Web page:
7.  The prophylactic effects of a traditional Japanese medicine, goshajinkigan, on paclitaxel-induced peripheral neuropathy and its mechanism of action 
Molecular Pain  2014;10:61.
This study aimed to evaluate the prophylactic effect of goshajinkigan (GJG) on paclitaxel (PTX)-induced neuropathy and to elucidate the mechanism of action.
There was a time-dependent irreversible decrease in pain threshold in PTX group. In PTX/GJG group, pain threshold showed changes in the same level as control. Electron microscope showed that although the ganglion cells of control and PTX/GJG groups were normal, degeneration of the nucleus and swelling of the mitochondria were observed in PTX group. Expression of transient receptor potential vanilloid 4 (TRPV4) gene in PTX group significantly increased compared with that in control and PTX/GJG groups. In TRPV4 knock-out mice, no PTX-induced hyperalgesia was observed, and there was no significant difference in pain threshold between the 3 groups.
These results showed that PTX induced hyperalgesia by enhancing TRPV4 expression, and suggested that GJG might alleviate hyperalgesia by preventing degeneration of the ganglion cells and suppressing TRPV4 expression.
PMCID: PMC4176860  PMID: 25240613
Paclitaxel; Goshajinkigan; Peripheral neuropathy; Degeneration of the ganglion cells; TRPV4
8.  A phase I study of irinotecan and pegylated liposomal doxorubicin in recurrent ovarian cancer (Tohoku Gynecologic Cancer Unit 104 study) 
A phase I clinical study was conducted to determine the maximum tolerated dose (MTD) and the recommended dose (RD) of irinotecan hydrochloride (CPT-11) in CPT-11/pegylated liposomal doxorubicin (PLD) combination therapy, a novel treatment regimen for platinum- and taxane-resistant recurrent ovarian cancer.
Pegylated liposomal doxorubicin was administered intravenously on day 3 at a fixed dose of 30 mg/m2. CPT-11 was administered intravenously on days 1 and 15, at a dose of 50 mg/m2 on both days. One course of chemotherapy was 28 days, and patients were given a maximum of six courses, with the CPT-11 dose being increased in increments of 10 mg/m2 (level 1, 50 mg/m2; level 2, 60 mg/m2; level 3, 70 mg/m2; level 4, 80 mg/m2) to determine MTD and RD.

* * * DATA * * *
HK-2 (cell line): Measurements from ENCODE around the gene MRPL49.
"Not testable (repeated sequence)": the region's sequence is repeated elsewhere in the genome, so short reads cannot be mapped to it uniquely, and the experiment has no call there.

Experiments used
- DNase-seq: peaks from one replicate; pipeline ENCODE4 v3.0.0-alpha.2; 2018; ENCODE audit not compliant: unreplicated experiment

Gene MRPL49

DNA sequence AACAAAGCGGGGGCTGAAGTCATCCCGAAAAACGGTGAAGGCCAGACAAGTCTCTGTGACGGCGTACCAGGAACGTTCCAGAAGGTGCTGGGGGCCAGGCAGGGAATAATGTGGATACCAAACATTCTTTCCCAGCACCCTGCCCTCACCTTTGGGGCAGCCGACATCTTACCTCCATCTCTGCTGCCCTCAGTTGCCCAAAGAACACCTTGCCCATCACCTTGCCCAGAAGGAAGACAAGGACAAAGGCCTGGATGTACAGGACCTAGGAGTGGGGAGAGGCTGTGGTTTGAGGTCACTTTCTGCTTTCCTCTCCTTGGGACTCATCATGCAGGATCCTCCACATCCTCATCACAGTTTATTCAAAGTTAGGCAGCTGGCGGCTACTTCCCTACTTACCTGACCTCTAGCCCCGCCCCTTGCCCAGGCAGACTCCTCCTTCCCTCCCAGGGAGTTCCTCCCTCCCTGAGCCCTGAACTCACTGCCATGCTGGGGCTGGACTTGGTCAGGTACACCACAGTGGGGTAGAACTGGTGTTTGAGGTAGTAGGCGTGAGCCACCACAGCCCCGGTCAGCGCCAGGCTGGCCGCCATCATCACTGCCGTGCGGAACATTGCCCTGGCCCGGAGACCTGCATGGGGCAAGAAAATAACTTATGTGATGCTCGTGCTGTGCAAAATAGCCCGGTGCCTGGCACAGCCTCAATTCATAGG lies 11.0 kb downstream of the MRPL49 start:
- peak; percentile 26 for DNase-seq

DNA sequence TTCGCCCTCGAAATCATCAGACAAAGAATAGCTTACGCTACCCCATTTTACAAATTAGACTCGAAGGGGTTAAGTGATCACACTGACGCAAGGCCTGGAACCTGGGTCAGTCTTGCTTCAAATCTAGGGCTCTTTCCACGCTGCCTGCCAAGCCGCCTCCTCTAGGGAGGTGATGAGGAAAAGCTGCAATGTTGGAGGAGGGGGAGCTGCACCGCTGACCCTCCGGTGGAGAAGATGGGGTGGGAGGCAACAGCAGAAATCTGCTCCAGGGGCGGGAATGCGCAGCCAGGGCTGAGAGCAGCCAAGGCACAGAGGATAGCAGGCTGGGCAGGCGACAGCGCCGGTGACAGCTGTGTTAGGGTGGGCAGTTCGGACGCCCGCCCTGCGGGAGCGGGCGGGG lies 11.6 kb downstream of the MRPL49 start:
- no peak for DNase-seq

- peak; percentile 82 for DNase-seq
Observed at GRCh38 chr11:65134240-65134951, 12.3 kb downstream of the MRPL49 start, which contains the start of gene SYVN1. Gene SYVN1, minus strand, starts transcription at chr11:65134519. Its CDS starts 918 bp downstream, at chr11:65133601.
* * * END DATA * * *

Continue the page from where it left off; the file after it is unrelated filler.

During the period from April 2010 to March 2013, three patients were enrolled for each level. In the first course, no dose-limiting toxicity occurred in any of the patients. Grade 4 neutropenia was observed in two of three patients at level 4. At level 4, the antitumor effect was a partial response (PR) in two of the three patients and stable disease (SD) in one. At level 3, one of the three patients showed PR and two had SD. At level 4, the start of the next course was postponed in two of three patients. In addition, one patient at level 4 experienced hemotoxicity that met the criteria for dose reduction in the next course. The above results suggested that administration of CPT-11 at dose level 5 (90 mg/m2) would result in more patients with severe neutropenia and in more patients requiring postponement of the next course or a dose reduction. Based on the above, the RD of CPT-11 was determined to be 80 mg/m2.
The results suggest that CPT-11/PLD combination therapy for recurrent ovarian cancer is a useful treatment method with a high response rate and manageable adverse reactions. In the future phase II study, the safety and efficacy of this therapy will be assessed at 80 mg/m2 of CPT-11 and 30 mg/m2 of PLD.
PMCID: PMC4000409  PMID: 24585045
Recurrent ovarian cancer; Chemotherapy; CPT-11; PLD
9.  Inhibitory effects of aromatase inhibitor on estrogen receptor-alpha positive ovarian cancer in mice 
Estrogen causes proliferation of ovarian cancer cells. Although hormone therapy with an anti-estrogen agent is an optional therapy for recurrent epithelial ovarian cancers, both basic and clinical researches are insufficient. We here examine the efficacy of an aromatase inhibitor (AI) for peritonitis carcinomatosa, the late stage of ovarian cancer.
Estrogen receptor (ER)α was assayed in four ovarian cancer cell lines by the RT-PCR method. Using ovariectomized nude mice, peritonitis carcinomatosa consisting of OVCAR-3 cells with the strongest ERα expression or DISS cells with weaker ERα expression was prepared. The survival period was compared between the letrozole group (5 mg/kg/day orally; n = 10) and the control group (n = 10). In addition, the degree of angiogenesis and occurrence of apoptosis were compared using tumor tissue from the abdominal cavity. The expression of aromatase and the protein involving in ERα signaling were examined in tumors immunohistochemically.
Survival period in OVCAR-3 tumors was significantly prolonged in the letrozole group, compared with the control group (P < 0.05), whereas that in DISS tumors was not different between the both groups. The microvessel density in tumors and expression of VEGF decreased significantly in the letrozole group compared to the control group. The incidence of apoptosis did not differ significantly between these groups. No adverse event was observed accompanying the administration of letrozole. The expressions of aromatase, ERα and FOXP1 that is associated with ERα signaling were reduced in tumors by letrozole administration.
Letrozole was effective for ovarian cancers with abundant expression of ERα. Inhibition of angiogenesis and of ascites production appeared to contribute to prolongation of the survival period.
PMCID: PMC3895704  PMID: 24410765
Recurrent ovarian cancer; Letrozole; Estrogen receptor alpha; Aromatase inhibitor; Anti-angiogenesis
10.  Decreased ARID1A expression is correlated with chemoresistance in epithelial ovarian cancer